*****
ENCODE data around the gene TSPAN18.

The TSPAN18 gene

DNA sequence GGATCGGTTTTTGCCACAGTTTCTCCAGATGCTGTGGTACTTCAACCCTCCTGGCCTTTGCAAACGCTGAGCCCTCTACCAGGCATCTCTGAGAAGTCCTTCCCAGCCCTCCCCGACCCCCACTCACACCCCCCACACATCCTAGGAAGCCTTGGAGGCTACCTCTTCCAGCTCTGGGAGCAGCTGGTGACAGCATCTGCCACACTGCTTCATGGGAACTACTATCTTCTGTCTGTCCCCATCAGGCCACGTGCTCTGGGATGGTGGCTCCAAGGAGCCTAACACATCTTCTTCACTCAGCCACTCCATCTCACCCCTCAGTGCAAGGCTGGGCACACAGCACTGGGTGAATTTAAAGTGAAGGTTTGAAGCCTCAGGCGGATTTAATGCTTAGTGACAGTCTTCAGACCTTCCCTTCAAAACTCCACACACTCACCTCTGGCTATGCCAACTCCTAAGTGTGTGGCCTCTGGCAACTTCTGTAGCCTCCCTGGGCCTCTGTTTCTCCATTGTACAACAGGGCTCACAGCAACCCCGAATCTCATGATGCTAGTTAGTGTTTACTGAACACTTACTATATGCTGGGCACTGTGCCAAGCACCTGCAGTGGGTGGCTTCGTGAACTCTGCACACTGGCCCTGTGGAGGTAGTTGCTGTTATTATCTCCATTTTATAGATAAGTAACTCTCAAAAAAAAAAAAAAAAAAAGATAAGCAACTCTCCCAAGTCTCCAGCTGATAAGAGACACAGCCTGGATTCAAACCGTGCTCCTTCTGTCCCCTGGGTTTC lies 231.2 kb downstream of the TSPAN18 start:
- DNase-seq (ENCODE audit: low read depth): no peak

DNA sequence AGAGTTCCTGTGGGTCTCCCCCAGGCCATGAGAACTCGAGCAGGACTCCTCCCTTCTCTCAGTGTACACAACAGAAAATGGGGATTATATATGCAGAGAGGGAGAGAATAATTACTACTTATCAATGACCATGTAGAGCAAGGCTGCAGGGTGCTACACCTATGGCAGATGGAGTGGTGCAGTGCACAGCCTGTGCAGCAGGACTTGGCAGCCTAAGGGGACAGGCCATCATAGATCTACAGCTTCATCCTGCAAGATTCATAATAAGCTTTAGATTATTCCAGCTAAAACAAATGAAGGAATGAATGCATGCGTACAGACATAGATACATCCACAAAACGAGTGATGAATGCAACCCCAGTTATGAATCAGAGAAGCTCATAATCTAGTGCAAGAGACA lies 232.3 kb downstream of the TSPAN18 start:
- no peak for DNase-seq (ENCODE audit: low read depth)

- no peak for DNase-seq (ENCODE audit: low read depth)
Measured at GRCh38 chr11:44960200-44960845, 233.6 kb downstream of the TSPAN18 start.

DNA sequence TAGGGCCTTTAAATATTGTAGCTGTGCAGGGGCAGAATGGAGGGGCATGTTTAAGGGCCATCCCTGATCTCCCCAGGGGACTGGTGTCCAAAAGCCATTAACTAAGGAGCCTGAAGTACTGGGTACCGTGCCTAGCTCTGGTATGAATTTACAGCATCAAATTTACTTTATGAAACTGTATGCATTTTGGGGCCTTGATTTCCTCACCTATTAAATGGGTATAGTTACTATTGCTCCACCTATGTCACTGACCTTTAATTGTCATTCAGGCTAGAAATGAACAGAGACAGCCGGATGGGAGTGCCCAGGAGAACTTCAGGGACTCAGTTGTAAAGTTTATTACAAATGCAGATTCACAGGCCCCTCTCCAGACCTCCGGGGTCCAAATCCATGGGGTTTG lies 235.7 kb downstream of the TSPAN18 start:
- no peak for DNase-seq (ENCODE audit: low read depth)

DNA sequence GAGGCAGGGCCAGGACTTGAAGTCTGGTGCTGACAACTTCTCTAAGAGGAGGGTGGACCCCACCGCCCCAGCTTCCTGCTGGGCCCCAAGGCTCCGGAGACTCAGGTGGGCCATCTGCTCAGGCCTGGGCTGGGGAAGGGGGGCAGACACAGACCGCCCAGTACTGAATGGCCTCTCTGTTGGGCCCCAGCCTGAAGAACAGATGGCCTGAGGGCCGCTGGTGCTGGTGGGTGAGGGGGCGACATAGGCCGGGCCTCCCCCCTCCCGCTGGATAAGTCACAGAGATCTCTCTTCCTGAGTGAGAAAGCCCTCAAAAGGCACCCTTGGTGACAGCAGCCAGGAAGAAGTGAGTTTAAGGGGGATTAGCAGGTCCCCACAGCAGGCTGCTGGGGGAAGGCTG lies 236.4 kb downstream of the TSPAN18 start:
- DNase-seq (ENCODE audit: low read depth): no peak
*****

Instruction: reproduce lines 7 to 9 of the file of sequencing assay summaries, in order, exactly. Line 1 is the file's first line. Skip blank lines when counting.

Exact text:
- no peak for DNase-seq (ENCODE audit: low read depth)
Measured at GRCh38 chr11:44960200-44960845, 233.6 kb downstream of the TSPAN18 start.

DNA sequence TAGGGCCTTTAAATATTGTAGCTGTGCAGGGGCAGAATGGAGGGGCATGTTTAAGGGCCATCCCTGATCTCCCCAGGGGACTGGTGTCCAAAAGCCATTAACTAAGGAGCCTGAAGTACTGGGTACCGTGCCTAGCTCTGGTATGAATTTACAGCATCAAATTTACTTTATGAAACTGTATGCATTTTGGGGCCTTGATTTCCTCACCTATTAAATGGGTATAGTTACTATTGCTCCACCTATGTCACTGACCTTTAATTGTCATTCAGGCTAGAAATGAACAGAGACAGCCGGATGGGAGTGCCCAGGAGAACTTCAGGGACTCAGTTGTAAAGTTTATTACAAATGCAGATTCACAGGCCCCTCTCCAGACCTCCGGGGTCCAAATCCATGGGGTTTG lies 235.7 kb downstream of the TSPAN18 start: